Which brings us to the present, where the first actions against Putin were to impose sanctions on the oligarchs and others believed to be closest to him. This has been very much a hit and miss affair, with some countries omitting to sanction those chosen by others. For example, Roman Abramovich, the multi-billionaire owner of Britain’s Chelsea football club, was sanctioned by the United Kingdom but not by the United States. The British government is in the final stages of selling off Chelsea FC for a reported price of A$5.2 billion and freezing the proceeds along with numerous properties that the Russian owns in the UK.
There is likely a degree of Schadenfreude in this decision, given demands from the tabloid press for such action. Perhaps under the influence of his London-based daughter who opposes the war, the oligarch has been acting as an intermediary between the West and Russia. Significantly, he met with Zelensky and took a personal letter from him to Putin, flying secretly from Turkey to Moscow to deliver it in person. Putin’s riposte was “Tell him we will thrash them.” Prior to that journey, Abramovich and a Ukrainian minister were both poisoned, each losing their sight for a day but fortunately not their lives. Both have continued to participate in talks brokered by president Recep Tayyip Erdogan of Turkey.
Then there was the case of Polina Kovaleva, wrongly described by the UK government as the stepdaughter of Sergei Lavrov, Russia’s foreign minister. She is actually the child of a female friend of Lavrov. Aged 26, she came to Britain as a schoolgirl, attended university, and works for Aramco, the Saudi oil company, in London. Now sanctioned, she loses access to her A$7 million home in Kensington.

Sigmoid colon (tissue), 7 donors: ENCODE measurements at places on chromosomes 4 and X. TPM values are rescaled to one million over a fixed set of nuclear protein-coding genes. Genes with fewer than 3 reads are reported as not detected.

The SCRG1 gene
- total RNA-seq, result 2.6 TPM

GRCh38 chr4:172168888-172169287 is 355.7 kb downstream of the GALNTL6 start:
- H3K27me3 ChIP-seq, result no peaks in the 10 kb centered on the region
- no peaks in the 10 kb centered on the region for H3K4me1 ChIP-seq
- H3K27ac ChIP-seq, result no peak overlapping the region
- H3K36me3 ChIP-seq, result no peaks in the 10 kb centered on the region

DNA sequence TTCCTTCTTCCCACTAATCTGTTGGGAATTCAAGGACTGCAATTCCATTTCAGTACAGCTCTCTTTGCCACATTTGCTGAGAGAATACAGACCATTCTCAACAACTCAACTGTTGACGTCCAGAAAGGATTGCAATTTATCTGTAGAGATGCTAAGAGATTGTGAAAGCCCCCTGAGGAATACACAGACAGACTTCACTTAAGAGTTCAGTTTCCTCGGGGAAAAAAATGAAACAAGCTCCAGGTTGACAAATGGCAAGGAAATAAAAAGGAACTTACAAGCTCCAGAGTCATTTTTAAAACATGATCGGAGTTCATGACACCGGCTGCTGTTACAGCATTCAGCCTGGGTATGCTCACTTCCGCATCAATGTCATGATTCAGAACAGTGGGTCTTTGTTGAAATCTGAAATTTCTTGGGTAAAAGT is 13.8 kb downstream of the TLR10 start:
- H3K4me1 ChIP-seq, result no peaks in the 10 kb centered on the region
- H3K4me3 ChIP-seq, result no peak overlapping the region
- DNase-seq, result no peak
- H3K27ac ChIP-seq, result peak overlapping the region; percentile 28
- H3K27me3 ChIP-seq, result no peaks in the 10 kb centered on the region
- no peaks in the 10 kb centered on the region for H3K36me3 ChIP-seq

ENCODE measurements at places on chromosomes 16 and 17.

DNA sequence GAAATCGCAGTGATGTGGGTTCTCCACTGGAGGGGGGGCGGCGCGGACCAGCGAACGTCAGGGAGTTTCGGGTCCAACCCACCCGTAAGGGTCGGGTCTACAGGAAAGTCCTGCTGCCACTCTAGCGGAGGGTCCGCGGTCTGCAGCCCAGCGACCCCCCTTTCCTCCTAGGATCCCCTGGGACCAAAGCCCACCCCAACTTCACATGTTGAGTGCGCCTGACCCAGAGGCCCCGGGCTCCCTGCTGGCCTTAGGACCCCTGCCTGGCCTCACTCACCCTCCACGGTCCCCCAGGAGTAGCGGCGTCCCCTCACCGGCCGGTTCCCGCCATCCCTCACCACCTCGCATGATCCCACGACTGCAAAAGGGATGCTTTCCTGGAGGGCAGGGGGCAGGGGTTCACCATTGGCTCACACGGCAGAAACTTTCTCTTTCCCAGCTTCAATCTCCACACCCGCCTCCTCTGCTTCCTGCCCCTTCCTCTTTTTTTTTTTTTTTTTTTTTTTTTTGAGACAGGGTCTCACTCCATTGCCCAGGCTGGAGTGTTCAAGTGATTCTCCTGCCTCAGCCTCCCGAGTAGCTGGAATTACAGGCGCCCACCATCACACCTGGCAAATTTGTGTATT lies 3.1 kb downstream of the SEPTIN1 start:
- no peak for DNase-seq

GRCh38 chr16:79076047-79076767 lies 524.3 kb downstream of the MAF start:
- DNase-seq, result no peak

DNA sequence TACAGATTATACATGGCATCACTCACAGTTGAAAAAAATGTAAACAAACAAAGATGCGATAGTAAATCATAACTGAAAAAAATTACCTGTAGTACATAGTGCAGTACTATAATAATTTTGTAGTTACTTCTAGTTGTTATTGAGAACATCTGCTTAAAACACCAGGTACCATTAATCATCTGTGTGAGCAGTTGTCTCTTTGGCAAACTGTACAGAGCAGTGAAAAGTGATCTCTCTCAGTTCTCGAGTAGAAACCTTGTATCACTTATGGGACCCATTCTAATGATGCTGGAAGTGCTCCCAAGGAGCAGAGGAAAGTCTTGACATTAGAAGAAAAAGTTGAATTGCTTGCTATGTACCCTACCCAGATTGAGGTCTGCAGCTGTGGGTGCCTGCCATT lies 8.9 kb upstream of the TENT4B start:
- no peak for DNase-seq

Yet it is only now the European Union has got around to considering sanctioning key executives of Russian corporations, each with huge influence on Russian life. This week, a number of European countries, but excluding France, kicked out 300 Russian diplomats, labelling them as spies. Also this week, the United States has belatedly frozen Russia’s dollar-based gold reserves, from which Putin’s government had been drawing to pay overseas debt. Sanctions on Russia so far have seen a drop in world trade of 2.8 percent in the last month, much of it in cut shipments from Russia and Ukraine, but still not enough to offset the huge surge in energy prices that have benefited Russia’s oil and gas revenues.
In recent days, the European Union leaders have met to agree a set of actions including a ban on coal imports from Russia and the exclusion of all Russian ships from European ports. Britain is increasing its supply of its Starstreak high velocity missile system to Ukraine, while the Czech Republic is about to become the first NATO country to meet president Zelensky’s demand for tanks. The United States is considering creating one or more forward military bases in Eastern Europe, close to the border with Russia. But the NATO alliance still shrinks from providing a no-fly zone over Ukraine, still seeming to think that it can defeat Putin without the loss of a single NATO life.
Forty years ago, Margaret Thatcher sent British troops across the world to retrieve the Falkland Islands from the Argentinian invader, knowing there would be loss of life by doing so. So far, no Western leader seems willing to take that risk for Ukraine.
Colin Chapman is editor-at-large of Australian Outlook and a fellow of the Australian Institute of International Affairs. Colin is a writer, broadcaster, and public speaker who specialises in geopolitics, international economics, and global media issues. He was president of AIIA New South Wales.
This article is published under a Creative Commons Licence and may be republished with attribution.